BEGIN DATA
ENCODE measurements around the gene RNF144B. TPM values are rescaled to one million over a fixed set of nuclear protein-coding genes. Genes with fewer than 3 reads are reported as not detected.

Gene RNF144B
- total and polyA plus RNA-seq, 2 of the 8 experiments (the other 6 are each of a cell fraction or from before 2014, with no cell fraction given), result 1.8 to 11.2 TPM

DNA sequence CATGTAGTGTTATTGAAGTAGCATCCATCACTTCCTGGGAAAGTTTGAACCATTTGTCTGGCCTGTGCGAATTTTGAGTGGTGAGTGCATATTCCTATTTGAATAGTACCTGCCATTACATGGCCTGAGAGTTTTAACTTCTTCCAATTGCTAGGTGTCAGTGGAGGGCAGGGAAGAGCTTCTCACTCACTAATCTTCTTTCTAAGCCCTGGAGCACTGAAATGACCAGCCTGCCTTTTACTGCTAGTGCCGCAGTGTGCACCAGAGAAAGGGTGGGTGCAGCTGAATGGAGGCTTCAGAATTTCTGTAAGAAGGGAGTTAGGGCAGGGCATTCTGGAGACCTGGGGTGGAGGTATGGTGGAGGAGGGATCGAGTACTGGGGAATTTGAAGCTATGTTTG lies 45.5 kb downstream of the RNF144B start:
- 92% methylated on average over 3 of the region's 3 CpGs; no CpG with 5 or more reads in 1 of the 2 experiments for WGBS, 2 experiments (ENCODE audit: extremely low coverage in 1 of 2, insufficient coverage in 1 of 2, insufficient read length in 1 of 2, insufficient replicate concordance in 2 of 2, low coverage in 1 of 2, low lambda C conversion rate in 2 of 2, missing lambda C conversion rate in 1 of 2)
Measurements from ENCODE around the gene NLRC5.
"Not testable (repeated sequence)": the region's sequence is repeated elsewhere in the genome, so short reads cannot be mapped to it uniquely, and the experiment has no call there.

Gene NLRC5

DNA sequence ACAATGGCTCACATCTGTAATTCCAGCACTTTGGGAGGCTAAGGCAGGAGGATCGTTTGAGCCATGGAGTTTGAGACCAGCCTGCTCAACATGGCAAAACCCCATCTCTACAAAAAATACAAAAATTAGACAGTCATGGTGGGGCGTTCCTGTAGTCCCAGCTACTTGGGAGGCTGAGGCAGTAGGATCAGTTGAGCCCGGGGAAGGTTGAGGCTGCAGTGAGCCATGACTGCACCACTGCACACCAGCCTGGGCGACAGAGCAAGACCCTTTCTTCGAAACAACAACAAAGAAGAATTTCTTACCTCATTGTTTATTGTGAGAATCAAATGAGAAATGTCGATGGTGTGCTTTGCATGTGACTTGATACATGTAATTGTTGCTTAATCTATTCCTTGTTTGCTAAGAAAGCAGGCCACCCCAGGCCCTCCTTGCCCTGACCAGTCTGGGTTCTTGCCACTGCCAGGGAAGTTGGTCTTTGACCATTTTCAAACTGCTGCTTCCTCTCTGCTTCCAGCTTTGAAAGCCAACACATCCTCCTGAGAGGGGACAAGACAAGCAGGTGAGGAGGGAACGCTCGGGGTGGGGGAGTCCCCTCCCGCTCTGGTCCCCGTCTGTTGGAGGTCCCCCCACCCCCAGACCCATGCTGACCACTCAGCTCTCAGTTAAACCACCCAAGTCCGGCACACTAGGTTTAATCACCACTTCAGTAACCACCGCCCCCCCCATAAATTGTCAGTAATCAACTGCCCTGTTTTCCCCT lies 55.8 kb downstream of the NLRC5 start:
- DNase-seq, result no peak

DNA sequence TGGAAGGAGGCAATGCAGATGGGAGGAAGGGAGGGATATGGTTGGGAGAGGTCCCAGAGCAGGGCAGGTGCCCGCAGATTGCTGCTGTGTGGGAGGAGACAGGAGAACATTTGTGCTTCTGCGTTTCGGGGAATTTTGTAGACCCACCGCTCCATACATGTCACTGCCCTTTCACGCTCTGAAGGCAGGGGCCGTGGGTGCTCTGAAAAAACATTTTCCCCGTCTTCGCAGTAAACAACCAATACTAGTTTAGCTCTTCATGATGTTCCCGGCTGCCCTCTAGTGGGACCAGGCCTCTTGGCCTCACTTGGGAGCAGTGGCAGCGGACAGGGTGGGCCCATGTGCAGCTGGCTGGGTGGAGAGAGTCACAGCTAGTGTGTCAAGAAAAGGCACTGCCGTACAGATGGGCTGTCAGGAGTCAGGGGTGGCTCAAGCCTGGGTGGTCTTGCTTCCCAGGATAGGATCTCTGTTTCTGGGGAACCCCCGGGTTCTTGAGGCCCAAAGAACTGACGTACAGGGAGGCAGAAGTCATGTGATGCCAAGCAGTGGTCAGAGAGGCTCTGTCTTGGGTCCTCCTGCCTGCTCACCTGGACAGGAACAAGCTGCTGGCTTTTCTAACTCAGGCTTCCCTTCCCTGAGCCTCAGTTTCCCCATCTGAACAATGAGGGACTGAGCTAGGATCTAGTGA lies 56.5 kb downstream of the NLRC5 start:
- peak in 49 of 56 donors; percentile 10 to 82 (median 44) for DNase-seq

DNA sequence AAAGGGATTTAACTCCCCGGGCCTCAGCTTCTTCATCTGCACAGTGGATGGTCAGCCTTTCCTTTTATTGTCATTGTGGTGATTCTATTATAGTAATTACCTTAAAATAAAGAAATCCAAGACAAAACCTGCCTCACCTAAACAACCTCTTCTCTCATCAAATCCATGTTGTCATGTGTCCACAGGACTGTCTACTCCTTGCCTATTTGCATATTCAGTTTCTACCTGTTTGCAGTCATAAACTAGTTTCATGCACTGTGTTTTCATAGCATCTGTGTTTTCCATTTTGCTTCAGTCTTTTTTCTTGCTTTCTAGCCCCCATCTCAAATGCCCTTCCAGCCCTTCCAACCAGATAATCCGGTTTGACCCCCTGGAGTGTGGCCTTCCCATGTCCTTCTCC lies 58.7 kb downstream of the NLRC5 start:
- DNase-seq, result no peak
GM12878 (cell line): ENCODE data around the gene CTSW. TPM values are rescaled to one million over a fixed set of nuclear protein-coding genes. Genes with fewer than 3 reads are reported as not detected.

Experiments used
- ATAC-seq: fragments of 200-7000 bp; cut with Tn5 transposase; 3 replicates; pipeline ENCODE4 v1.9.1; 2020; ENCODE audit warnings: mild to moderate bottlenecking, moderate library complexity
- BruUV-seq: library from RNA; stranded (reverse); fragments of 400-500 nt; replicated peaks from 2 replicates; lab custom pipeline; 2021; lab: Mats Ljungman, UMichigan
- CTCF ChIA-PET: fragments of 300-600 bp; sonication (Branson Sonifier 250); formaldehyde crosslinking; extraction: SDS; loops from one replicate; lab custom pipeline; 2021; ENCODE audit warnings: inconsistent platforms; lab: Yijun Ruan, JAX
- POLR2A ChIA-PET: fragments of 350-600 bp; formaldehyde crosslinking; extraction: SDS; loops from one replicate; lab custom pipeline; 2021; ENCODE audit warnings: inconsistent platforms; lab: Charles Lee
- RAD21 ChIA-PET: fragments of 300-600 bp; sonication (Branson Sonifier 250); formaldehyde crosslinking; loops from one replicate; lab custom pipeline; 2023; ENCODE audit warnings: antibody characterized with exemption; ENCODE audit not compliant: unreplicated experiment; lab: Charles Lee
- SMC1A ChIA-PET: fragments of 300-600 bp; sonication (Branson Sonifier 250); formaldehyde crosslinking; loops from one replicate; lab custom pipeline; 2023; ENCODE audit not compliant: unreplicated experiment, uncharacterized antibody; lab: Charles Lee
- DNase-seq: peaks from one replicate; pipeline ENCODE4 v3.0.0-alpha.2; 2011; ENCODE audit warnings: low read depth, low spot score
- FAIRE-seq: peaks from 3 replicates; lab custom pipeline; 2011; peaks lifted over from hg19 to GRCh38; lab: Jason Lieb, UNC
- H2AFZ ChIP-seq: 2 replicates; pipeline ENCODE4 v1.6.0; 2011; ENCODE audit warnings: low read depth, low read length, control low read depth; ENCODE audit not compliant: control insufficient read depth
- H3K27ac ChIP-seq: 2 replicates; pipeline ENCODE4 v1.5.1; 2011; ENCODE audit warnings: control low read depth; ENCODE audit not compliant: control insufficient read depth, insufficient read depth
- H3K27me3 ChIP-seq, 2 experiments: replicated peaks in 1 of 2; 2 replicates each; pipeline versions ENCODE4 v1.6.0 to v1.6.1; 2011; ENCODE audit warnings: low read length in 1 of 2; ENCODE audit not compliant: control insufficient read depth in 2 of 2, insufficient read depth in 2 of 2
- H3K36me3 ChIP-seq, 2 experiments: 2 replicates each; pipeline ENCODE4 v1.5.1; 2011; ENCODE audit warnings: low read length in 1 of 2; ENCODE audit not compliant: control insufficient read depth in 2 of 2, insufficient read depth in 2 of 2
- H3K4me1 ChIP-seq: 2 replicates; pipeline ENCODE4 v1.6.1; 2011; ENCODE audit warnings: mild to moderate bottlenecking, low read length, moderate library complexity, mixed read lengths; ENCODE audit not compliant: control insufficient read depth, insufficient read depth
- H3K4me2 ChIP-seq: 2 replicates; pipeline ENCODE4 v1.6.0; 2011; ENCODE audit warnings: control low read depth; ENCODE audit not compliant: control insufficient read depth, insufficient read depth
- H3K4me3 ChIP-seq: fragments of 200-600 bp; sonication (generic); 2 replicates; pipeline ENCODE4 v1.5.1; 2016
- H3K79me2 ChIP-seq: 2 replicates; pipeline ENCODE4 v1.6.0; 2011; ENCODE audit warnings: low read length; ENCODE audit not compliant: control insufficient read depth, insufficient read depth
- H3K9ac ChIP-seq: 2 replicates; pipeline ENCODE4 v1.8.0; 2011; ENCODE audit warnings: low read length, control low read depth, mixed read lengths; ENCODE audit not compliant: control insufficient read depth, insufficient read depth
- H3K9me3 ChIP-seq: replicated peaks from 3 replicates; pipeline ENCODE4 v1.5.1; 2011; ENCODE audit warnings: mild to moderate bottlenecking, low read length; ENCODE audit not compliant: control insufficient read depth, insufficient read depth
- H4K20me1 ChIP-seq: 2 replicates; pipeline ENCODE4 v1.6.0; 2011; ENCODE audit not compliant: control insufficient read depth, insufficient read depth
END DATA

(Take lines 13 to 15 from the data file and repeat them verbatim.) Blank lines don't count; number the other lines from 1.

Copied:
DNA sequence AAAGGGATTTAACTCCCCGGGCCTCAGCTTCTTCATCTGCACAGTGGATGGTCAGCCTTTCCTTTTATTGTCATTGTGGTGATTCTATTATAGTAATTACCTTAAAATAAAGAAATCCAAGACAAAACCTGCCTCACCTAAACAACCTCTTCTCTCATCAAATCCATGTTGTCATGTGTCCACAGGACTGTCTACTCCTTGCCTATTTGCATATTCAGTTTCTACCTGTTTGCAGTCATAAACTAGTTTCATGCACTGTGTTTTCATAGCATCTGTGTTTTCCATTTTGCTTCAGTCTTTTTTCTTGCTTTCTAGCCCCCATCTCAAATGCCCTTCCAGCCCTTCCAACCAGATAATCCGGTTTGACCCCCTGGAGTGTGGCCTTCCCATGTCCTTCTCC lies 58.7 kb downstream of the NLRC5 start:
- DNase-seq, result no peak
GM12878 (cell line): ENCODE data around the gene CTSW. TPM values are rescaled to one million over a fixed set of nuclear protein-coding genes. Genes with fewer than 3 reads are reported as not detected.